It’s really easy to get into the habit of automatically ditching things, either because it’s what you’ve seen others do, or simply because you’re used to produce looking slightly different – shining cream potatoes or glossy-skinned apples, for example.
This year, our apples took a real battering. The skins were cracked by the sun and rain in combination, and beneath those blemishes were what looked like apple scab. Reading online, the best way to ‘treat’* the fungus is to make sure there’s as little detritus left from the tree for the fungus to grow on, after the tree has dropped its fruit and leafs for the year.
Being honest, my initial thought was to simply scoop everything up into the compost after the last leaf had fallen, but the tree has always been such an excellent fruiter that doing so seemed oddly like the betrayal of an old friend.
So, when a child-sized barrow full of apples was proudly presented to me, I decided to have a go at making the most of the fruit that was there, regardless of looks.
Sure enough, there is a lot of unusable apple in there. The cracks in the peel had made the flesh into a wasp-buffet, which in turn had turned the wasps into gourmet food for our local bird pupolation so stayed on after supper for the apple desert course.
Knowing that apple scab wasn’t a harmful fungus, I decided to just cut away the cracked areas and peel the skin off. Usually I don’t bother peeling the apples from the garden – they’re grown so far from anything that even resembles a pesticide that a rinse under the tap is more than enough to clean them – but on this occasion, I made the choice to strip them back to the fruit itself.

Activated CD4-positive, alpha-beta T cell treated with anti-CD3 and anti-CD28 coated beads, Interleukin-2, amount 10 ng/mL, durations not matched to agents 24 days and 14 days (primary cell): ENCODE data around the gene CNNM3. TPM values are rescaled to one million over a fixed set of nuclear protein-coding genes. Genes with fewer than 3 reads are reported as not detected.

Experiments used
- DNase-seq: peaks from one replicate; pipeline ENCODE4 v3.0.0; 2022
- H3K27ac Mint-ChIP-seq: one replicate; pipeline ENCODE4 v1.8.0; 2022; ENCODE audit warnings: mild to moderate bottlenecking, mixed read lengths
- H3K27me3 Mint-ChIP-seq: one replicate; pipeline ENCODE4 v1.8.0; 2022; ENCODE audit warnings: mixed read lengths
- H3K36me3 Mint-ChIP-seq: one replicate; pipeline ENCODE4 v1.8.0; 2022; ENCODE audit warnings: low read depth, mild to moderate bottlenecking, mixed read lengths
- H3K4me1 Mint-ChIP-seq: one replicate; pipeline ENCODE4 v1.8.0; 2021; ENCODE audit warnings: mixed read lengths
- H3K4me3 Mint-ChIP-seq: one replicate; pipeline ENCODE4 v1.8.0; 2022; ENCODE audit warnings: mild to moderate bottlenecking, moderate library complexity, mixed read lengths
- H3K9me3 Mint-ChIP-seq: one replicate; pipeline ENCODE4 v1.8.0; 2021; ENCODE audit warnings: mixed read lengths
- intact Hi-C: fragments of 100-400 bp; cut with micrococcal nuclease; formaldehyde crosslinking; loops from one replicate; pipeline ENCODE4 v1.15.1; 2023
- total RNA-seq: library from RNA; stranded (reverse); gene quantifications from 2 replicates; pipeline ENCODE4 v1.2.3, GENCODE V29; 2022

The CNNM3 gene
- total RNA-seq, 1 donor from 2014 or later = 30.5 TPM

When that was done, I chopped them up and separated the core from the flesh. I packed the cores into a jar and covered them with a water/sugar solution to make cyder vinegar. There are recipes everywhere but Spot of Earth does a pretty detailed tutorial of how to make it.
With the ‘proper’ fruit, I filled a crumble pan and made a topping – a vegan one, in fact (using vegetable oil in place of butter works really well if you use golden sugar – the oil is cheaper too). There were still a good few cups full of chopped apple left so I grabbed the baby slow-cooker which I inherited from my grandmother, filled it and made my go-to apple butter recipe – 1 cup of sugar and 1 tsp of powdered cinamon for every 2 cups of fruit .
The apple butter will top my porridge in the coming months, and my toast, and any yogurt I happen to achieve… or honestly, I’ll just eat it with a spoon. It’s honestly the greatest preserve I have ever eaten.
It got me to thinking about other foods which don’t get eaten because of… well, I don’t know why.
I’ve always dug out the seeds from pumpkins, melons and squashes – because why would I buy these when they come free in my food. I either toast them in the oven – if we’re already drying mushrooms, or herbs or vegetable peel – or on the car dash-board. I either use them in bread to add some extra texture, or just snack on them.
So when we didn’t eat all of the cake that I made earlier in the week, I resolved not to throw it out. In fairness to my family, this particular cake was terrible – I ran out of cocoa powder so it was a not-so-chocolatey batter that I overbaked in cupcake cases to become what were essentially powder-dry hockey-pucks.
Ahem. Not my finest hour.
Anyway, using a pestle and mortar – I kid you not – I mashed up the ‘cake’. Then I poured homemade cherry schnapps onto it. Not much – just a tablespoon, but it’s potent stuff so that flavoured the lot. Then I folded this cake-powder mush into some chocolate buttercream icing. This, I rolled into balls and covered in dark chocolate.
Honestly, they’re so good I would make bad cake on purpose again.
After the cake incident, I had a look through the council-collected food waste caddy we keep under the sink. The contents tend to be things that are half-eaten. Single, once-bitten potatoes – for example – feature heavily, but not as heavily as Husband’s coffee grounds or my spent loose-leaf tea.
So my challenge is – how would you use these things? The tea and coffee, specifically, rather than the bitten tatties. Why not come and let me know on Twitter?
*Unfortunately, there’s no real way to treat it that I’ve seen so I can only really attempt to minimise its impact on future crops.